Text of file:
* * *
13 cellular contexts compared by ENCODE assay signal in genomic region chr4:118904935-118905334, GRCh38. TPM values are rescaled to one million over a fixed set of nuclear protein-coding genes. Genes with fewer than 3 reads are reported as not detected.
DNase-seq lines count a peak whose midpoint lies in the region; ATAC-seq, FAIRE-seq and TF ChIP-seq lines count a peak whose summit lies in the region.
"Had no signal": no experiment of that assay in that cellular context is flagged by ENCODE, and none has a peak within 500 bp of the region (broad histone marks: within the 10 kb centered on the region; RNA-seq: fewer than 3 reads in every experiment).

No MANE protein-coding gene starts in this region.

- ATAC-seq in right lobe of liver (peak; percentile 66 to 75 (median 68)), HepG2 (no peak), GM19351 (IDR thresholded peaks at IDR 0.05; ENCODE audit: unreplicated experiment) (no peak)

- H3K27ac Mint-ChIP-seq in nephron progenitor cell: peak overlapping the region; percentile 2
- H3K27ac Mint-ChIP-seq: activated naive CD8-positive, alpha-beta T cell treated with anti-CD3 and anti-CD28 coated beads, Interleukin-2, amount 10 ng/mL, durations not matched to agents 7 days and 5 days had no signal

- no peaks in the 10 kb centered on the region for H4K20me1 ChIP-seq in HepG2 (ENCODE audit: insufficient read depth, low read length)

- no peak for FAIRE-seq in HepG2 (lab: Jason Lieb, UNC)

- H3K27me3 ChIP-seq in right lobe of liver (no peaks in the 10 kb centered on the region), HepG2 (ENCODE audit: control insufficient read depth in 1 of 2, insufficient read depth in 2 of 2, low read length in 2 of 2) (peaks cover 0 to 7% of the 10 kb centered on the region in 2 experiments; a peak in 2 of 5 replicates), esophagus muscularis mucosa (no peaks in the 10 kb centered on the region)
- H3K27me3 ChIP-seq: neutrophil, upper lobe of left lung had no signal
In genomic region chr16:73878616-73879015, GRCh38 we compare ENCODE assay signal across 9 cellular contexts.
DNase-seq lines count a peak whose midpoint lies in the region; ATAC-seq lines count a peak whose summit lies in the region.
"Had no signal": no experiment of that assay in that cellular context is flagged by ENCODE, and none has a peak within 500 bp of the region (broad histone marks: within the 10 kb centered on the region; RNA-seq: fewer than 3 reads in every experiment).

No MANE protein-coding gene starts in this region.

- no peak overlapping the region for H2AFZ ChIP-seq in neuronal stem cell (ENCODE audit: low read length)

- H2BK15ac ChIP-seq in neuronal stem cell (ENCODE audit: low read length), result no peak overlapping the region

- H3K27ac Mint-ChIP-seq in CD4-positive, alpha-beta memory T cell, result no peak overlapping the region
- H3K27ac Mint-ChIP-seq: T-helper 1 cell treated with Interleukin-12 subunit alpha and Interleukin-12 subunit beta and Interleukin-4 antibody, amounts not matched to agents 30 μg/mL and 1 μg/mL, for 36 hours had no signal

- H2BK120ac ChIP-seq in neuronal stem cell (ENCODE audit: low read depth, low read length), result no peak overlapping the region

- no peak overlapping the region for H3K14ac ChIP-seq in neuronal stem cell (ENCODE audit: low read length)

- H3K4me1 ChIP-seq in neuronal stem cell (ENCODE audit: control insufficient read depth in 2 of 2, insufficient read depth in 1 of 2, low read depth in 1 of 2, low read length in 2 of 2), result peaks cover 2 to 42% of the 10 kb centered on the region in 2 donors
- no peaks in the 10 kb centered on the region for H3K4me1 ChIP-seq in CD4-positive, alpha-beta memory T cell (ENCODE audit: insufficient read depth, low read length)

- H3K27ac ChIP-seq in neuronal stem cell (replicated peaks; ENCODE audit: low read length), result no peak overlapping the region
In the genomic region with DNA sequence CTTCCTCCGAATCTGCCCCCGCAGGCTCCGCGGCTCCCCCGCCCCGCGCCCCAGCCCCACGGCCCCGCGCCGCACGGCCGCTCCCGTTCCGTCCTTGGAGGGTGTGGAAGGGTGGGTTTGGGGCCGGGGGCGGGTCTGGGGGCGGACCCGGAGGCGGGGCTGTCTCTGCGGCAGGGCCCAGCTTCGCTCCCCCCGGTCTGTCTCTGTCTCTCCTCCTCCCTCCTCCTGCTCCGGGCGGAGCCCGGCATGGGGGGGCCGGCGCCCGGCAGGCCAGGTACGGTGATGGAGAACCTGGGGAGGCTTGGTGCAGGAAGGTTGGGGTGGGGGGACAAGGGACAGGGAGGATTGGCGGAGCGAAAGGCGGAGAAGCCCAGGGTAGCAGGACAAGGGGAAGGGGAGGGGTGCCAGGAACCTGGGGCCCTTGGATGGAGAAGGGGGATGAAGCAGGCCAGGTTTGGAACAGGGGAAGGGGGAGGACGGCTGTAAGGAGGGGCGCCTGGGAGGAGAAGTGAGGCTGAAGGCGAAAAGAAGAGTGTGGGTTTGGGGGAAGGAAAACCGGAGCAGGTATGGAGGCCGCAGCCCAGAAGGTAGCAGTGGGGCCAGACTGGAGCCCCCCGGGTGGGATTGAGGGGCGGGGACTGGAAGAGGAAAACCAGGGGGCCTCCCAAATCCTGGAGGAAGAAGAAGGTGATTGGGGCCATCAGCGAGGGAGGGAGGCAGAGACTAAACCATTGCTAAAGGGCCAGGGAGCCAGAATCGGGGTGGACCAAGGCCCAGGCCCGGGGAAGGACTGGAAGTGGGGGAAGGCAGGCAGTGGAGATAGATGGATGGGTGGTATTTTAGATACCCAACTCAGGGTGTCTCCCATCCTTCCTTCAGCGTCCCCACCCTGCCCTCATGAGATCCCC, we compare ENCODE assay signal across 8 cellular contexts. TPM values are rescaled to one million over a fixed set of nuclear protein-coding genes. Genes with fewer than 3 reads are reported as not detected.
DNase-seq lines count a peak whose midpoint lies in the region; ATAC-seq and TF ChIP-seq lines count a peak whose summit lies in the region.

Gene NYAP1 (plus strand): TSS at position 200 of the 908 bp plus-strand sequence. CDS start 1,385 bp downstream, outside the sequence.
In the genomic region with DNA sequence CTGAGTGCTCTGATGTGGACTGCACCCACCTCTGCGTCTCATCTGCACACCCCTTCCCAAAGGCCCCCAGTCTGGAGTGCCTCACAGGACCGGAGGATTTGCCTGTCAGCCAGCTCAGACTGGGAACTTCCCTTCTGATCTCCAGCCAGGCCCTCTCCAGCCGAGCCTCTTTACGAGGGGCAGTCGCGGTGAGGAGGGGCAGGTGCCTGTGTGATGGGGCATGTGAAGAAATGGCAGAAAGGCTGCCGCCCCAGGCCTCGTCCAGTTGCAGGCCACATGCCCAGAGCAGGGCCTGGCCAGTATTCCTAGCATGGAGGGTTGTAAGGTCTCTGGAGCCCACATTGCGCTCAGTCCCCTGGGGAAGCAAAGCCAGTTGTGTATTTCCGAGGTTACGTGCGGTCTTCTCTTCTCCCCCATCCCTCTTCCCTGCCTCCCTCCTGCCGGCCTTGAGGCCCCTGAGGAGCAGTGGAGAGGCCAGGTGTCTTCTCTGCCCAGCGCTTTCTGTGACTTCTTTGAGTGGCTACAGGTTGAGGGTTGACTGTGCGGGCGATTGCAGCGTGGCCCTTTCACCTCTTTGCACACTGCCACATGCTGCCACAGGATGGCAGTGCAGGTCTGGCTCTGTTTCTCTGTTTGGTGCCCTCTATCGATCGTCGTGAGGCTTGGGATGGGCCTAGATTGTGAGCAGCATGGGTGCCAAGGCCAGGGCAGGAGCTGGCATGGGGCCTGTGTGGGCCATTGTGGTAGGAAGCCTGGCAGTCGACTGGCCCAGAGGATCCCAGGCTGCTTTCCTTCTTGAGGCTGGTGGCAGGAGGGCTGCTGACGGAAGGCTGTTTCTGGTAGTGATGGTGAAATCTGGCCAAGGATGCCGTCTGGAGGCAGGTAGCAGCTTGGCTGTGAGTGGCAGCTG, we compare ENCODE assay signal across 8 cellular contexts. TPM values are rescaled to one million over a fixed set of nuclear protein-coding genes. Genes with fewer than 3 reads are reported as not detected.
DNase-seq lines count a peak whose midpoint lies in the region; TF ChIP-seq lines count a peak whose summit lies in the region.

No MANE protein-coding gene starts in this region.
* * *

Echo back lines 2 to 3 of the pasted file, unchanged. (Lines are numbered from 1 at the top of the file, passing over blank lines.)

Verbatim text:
DNase-seq lines count a peak whose midpoint lies in the region; ATAC-seq, FAIRE-seq and TF ChIP-seq lines count a peak whose summit lies in the region.
"Had no signal": no experiment of that assay in that cellular context is flagged by ENCODE, and none has a peak within 500 bp of the region (broad histone marks: within the 10 kb centered on the region; RNA-seq: fewer than 3 reads in every experiment).